Eight days after the vote, the unknown is still hovering over the name of the winner, or winner, of the Democratic primary for mayor of New York. This Tuesday, in addition, a new element has been added: chaos. The publication and subsequent withdrawal, in a matter of hours, of partial results by the electoral board has caused stupor among New Yorkers. The board calls this Wednesday to know more precise data on the race, after attributing to “discrepancies” the count that, in the middle of the afternoon, turned the vote into a heads-up between former police officer Eric Adams, current president of the Brooklyn district, and former Sanitation Councilor Kathryn Garcia. According to local media, the error was due to the extrapolation of the result of a test of 130,000 votes. In this call, New York has launched a system called multi-election or multi-reference – voters could mark up to five names on the ballots – whose count is proving much more complex than expected. In addition, we will have to wait until next July 6 to open the 124,000 votes by mail.
According to the “discrepant” results published on Tuesday afternoon, the favorite, Eric Adams, had seen the ten long points of advantage that according to the first results, the election night took out, on June 22, over the candidates Maya Wiley and Kathryn Garcia. At the time, according to the provisional tally, Adams led the race with 31.7% of the supports, ahead of Wiley, the most progressive candidate, with 22.3%, and the moderate Kathryn Garcia, with 19, 5%.
The Electoral Board activated the processing of the complex multi-election system on Tuesday. Consecutively, it was eliminating the least voted applicants (a total of eight), as the first option. That is, discarding the names marked less times as the first option on the ballots, and distributing the other votes among the remaining candidates.
By that count now in question, Garcia had come back notably in the race, at the expense of Wiley, to less than three points behind Adams. The third in contention on the night of June 22 now obtained 48.9% of the votes, compared to 51.1% for Adams. Nothing seemed won or lost because for the two contenders from whom the Democratic candidate for mayor – and more than likely mayor – will emerge in the November elections. Wiley, the big bet of the most progressive faction of the Democratic Party – with famous supporters such as those of Alexandria Ocasio-Cortez and Elizabeth Warren – seemed to be the most prominent loser of the contest, in addition to the heterodox Andrew Yang, fourth in the count of the day 22 and that that same night he announced his retirement from the race. With Wiley’s failure, the Democratic vanguard itself in New York also pricked.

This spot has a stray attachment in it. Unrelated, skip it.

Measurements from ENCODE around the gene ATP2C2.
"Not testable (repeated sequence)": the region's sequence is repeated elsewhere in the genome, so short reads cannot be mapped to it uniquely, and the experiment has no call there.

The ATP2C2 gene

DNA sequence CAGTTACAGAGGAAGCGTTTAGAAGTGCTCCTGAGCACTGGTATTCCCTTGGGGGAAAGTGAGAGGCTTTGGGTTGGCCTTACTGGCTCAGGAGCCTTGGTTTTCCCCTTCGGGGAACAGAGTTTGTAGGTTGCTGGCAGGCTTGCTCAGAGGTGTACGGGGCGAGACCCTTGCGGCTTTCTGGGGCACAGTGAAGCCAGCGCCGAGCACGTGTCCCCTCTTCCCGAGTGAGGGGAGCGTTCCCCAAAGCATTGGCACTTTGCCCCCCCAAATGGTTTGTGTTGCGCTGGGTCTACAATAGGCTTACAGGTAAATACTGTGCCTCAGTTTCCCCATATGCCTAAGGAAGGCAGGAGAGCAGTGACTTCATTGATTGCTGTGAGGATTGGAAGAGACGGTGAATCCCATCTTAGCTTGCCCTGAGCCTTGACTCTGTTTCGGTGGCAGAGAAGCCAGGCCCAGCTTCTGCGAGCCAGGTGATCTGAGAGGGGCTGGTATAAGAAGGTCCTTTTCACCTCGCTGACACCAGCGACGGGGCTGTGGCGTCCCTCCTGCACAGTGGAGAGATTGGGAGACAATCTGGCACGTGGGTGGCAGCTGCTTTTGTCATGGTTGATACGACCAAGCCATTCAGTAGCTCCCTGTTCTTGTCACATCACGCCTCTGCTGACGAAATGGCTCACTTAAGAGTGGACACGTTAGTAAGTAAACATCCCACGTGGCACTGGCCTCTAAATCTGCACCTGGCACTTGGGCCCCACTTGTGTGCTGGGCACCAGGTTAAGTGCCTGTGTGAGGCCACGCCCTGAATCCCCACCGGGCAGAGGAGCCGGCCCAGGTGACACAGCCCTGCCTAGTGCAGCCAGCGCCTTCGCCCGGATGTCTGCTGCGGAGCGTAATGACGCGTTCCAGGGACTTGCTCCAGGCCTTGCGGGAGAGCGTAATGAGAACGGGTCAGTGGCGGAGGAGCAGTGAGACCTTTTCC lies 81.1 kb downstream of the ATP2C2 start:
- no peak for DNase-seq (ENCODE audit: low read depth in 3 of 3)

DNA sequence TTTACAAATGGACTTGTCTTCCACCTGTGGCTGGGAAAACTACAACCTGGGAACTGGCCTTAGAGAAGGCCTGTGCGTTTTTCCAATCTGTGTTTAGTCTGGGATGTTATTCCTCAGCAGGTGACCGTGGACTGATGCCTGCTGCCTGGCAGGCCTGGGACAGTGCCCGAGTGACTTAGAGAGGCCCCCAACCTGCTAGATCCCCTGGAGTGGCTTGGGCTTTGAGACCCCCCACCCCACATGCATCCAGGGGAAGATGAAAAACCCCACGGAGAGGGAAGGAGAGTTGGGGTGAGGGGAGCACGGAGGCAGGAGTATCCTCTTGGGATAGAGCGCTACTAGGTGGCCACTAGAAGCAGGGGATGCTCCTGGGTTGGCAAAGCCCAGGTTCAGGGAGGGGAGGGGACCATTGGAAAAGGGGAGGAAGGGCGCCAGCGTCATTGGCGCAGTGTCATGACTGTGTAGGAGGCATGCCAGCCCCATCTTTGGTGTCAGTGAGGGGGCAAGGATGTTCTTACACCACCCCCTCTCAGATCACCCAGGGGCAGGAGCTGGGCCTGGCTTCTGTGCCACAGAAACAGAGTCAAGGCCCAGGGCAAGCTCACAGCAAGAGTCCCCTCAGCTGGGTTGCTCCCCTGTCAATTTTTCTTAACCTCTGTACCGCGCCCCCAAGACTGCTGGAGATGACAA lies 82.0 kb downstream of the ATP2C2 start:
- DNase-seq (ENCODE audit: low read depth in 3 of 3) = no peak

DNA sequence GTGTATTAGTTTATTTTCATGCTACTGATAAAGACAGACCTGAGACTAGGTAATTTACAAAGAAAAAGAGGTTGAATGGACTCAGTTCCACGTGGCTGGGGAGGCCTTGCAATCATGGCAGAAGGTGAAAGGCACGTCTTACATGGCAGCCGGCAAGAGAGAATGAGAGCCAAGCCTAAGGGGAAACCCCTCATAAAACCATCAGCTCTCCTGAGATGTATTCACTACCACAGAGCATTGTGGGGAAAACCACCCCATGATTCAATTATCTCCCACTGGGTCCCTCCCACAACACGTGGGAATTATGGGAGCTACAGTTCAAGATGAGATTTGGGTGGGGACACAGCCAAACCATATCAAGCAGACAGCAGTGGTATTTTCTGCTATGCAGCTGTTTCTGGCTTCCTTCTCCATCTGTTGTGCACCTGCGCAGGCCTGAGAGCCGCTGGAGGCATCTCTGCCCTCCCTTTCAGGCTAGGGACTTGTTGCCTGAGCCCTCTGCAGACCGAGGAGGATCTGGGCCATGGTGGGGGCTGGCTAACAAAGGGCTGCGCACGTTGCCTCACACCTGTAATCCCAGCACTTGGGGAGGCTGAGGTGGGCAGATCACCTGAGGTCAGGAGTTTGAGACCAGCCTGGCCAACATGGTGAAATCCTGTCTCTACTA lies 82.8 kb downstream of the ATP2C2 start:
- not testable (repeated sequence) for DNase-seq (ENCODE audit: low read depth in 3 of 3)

Kathryn Garcia, whose candidacy took off like wildfire after gaining the support of the newspaper’s editorial committee The New York Times, summoned the press when the new data was known. “Even in view of the count [parcial] released today, we are still waiting for the 120,000+ absentee votes to be counted [emitidos por correo] and we trust the path to victory. Once everyone is counted, I know that everyone will support the Democratic nominee and that is exactly what I intend to do. We await the final results. Democracy is worth waiting for ”, declared the candidate, whose call to prudence acquired a prophetic character hours later, given the botched of the electoral board. Garcia has made the banner of the economic recovery of the city and the fight against armed violence, a phenomenon that ended up monopolizing the electoral campaign. During the pandemic, he was in charge of coordinating the urgent distribution of food, and he remembers every time that in New York there are two million people in a situation of food insecurity.
According to the data removed by the electoral board from its website, Adams would be only 15,908 votes ahead of Garcia. The first partial results, on the night of the 22nd, showed that Garcia has swept Manhattan -despite being a native and neighbor of Brooklyn-, so it would be decisive to become the winner -or winner- to also scratch a good handful of votes in the four other districts of the city. Garcia’s experienced and focused manager profile – she has passed through several departments of the city council – seems to have convinced the financial district par excellence, while Adams has exploited her facet as a former policeman with knowledge of the functioning of the city’s huge security department.
The winner of the Democratic primary – whoever it is, if the vote comes to fruition – will face Republican Curtis Silwa, one of two contenders who appeared in his party’s primaries, in November. Founder of the controversial Guardian Angels urban surveillance patrols, he has little chance of being elected in a Democratic city to the core like New York. The Democratic primaries, by contrast, which initially brought together nearly a long score of applicants, promise a close competition to the end, now weighed down by the chaos of a system that has proven to be dysfunctional to say the least.
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Eddie is an Australian news reporter with over 9 years in the industry and has published on Forbes and tech crunch.